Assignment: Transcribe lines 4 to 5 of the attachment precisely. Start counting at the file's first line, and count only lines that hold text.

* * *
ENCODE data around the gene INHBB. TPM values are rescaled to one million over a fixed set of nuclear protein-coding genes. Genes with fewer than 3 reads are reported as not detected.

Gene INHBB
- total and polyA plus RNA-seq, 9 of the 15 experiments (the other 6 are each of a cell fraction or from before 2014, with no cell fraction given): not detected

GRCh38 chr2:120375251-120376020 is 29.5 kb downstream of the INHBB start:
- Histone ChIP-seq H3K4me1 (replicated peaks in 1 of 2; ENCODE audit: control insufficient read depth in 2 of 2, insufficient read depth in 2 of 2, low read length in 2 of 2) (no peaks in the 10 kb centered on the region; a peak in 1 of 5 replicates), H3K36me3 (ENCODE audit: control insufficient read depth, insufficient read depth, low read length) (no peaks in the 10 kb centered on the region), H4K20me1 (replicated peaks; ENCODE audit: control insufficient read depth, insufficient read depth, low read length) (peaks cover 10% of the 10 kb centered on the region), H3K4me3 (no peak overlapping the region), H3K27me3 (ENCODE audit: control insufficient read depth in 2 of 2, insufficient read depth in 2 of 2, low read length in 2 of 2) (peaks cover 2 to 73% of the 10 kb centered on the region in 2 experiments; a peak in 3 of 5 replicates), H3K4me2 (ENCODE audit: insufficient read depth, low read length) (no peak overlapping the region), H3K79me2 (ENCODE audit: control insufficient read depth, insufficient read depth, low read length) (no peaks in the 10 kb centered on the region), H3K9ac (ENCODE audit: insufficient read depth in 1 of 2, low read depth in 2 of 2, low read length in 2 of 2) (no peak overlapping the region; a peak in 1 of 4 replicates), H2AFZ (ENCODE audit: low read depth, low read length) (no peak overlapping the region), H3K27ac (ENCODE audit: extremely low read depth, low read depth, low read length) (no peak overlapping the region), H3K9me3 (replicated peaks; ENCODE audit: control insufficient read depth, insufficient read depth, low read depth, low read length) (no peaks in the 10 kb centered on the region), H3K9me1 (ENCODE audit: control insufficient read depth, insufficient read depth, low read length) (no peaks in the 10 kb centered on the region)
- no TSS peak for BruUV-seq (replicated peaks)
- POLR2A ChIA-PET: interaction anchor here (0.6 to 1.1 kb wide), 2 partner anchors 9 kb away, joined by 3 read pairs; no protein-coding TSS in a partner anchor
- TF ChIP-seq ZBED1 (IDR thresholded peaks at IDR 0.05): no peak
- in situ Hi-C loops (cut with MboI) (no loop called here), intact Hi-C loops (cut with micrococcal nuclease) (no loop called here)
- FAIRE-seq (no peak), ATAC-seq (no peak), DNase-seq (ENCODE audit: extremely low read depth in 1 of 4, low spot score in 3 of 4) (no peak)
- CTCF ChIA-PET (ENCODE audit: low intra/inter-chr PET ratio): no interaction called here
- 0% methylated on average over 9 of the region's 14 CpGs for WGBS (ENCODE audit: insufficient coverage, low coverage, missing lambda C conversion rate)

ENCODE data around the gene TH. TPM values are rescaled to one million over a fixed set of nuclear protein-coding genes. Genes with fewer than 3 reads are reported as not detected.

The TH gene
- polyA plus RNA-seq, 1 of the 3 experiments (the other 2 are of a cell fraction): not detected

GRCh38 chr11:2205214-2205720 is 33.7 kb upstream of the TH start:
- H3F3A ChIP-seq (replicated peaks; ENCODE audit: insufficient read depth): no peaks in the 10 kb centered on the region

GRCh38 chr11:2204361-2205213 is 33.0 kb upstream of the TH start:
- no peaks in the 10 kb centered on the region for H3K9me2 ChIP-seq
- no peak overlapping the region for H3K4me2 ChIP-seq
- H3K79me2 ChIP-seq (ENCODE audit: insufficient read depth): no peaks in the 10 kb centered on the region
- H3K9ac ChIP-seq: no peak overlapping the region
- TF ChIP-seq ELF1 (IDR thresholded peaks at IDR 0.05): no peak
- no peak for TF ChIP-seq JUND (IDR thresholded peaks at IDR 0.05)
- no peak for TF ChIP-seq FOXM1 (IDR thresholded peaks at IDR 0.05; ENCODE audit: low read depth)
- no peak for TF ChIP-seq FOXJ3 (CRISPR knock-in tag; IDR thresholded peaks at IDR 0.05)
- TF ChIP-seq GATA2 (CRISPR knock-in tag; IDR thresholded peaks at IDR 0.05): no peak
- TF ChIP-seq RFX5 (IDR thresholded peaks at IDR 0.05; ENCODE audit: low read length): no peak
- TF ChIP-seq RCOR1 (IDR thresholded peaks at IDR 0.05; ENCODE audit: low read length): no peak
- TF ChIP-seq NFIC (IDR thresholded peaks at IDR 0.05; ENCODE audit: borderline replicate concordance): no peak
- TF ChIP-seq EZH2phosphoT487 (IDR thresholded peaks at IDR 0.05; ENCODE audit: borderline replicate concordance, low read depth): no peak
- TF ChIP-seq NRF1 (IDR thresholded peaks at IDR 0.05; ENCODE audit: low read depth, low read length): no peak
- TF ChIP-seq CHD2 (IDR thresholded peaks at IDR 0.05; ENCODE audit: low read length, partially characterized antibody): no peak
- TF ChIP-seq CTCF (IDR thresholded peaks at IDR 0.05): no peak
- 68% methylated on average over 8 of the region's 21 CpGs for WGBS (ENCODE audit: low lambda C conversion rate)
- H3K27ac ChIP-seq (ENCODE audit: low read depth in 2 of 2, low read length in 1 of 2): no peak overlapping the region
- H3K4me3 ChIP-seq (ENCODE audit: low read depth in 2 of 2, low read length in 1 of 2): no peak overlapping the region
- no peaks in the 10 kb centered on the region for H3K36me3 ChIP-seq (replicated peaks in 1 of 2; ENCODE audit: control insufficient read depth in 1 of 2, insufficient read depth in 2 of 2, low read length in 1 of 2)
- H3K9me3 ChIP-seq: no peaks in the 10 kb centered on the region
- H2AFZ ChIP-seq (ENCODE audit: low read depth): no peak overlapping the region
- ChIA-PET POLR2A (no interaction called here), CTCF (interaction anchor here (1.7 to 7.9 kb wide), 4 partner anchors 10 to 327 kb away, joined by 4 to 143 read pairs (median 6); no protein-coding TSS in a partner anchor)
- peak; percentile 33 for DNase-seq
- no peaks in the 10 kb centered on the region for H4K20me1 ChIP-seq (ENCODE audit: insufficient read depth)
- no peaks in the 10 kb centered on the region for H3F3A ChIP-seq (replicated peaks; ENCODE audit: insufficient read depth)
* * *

GRCh38 chr2:120375251-120376020 is 29.5 kb downstream of the INHBB start:
- Histone ChIP-seq H3K4me1 (replicated peaks in 1 of 2; ENCODE audit: control insufficient read depth in 2 of 2, insufficient read depth in 2 of 2, low read length in 2 of 2) (no peaks in the 10 kb centered on the region; a peak in 1 of 5 replicates), H3K36me3 (ENCODE audit: control insufficient read depth, insufficient read depth, low read length) (no peaks in the 10 kb centered on the region), H4K20me1 (replicated peaks; ENCODE audit: control insufficient read depth, insufficient read depth, low read length) (peaks cover 10% of the 10 kb centered on the region), H3K4me3 (no peak overlapping the region), H3K27me3 (ENCODE audit: control insufficient read depth in 2 of 2, insufficient read depth in 2 of 2, low read length in 2 of 2) (peaks cover 2 to 73% of the 10 kb centered on the region in 2 experiments; a peak in 3 of 5 replicates), H3K4me2 (ENCODE audit: insufficient read depth, low read length) (no peak overlapping the region), H3K79me2 (ENCODE audit: control insufficient read depth, insufficient read depth, low read length) (no peaks in the 10 kb centered on the region), H3K9ac (ENCODE audit: insufficient read depth in 1 of 2, low read depth in 2 of 2, low read length in 2 of 2) (no peak overlapping the region; a peak in 1 of 4 replicates), H2AFZ (ENCODE audit: low read depth, low read length) (no peak overlapping the region), H3K27ac (ENCODE audit: extremely low read depth, low read depth, low read length) (no peak overlapping the region), H3K9me3 (replicated peaks; ENCODE audit: control insufficient read depth, insufficient read depth, low read depth, low read length) (no peaks in the 10 kb centered on the region), H3K9me1 (ENCODE audit: control insufficient read depth, insufficient read depth, low read length) (no peaks in the 10 kb centered on the region)